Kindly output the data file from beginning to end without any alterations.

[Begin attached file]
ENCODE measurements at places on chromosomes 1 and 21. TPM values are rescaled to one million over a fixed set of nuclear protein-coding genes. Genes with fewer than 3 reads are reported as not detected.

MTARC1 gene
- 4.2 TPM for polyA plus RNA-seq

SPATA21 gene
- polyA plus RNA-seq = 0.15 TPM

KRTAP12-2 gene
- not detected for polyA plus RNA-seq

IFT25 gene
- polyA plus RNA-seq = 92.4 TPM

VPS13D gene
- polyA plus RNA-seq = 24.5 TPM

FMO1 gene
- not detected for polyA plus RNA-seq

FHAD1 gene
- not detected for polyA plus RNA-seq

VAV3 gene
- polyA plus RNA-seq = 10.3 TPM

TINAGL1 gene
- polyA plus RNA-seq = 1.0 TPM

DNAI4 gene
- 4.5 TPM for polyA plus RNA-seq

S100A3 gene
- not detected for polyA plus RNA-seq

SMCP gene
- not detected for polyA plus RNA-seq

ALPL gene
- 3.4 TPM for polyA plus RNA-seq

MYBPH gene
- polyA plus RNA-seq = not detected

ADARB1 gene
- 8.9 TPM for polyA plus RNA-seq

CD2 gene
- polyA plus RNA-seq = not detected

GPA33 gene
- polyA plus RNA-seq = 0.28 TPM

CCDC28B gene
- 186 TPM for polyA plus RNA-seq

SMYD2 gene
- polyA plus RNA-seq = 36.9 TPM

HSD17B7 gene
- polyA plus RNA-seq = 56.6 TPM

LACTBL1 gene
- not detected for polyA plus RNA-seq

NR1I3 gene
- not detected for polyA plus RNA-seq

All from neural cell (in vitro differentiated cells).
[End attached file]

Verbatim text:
ENCODE measurements at places on chromosomes 1 and 21. TPM values are rescaled to one million over a fixed set of nuclear protein-coding genes. Genes with fewer than 3 reads are reported as not detected.

MTARC1 gene
- 4.2 TPM for polyA plus RNA-seq

SPATA21 gene
- polyA plus RNA-seq = 0.15 TPM

KRTAP12-2 gene
- not detected for polyA plus RNA-seq

IFT25 gene
- polyA plus RNA-seq = 92.4 TPM

VPS13D gene
- polyA plus RNA-seq = 24.5 TPM

FMO1 gene
- not detected for polyA plus RNA-seq

FHAD1 gene
- not detected for polyA plus RNA-seq

VAV3 gene
- polyA plus RNA-seq = 10.3 TPM

TINAGL1 gene
- polyA plus RNA-seq = 1.0 TPM

DNAI4 gene
- 4.5 TPM for polyA plus RNA-seq

S100A3 gene
- not detected for polyA plus RNA-seq

SMCP gene
- not detected for polyA plus RNA-seq

ALPL gene
- 3.4 TPM for polyA plus RNA-seq

MYBPH gene
- polyA plus RNA-seq = not detected

ADARB1 gene
- 8.9 TPM for polyA plus RNA-seq

CD2 gene
- polyA plus RNA-seq = not detected

GPA33 gene
- polyA plus RNA-seq = 0.28 TPM

CCDC28B gene
- 186 TPM for polyA plus RNA-seq

SMYD2 gene
- polyA plus RNA-seq = 36.9 TPM

HSD17B7 gene
- polyA plus RNA-seq = 56.6 TPM

LACTBL1 gene
- not detected for polyA plus RNA-seq

NR1I3 gene
- not detected for polyA plus RNA-seq

All from neural cell (in vitro differentiated cells).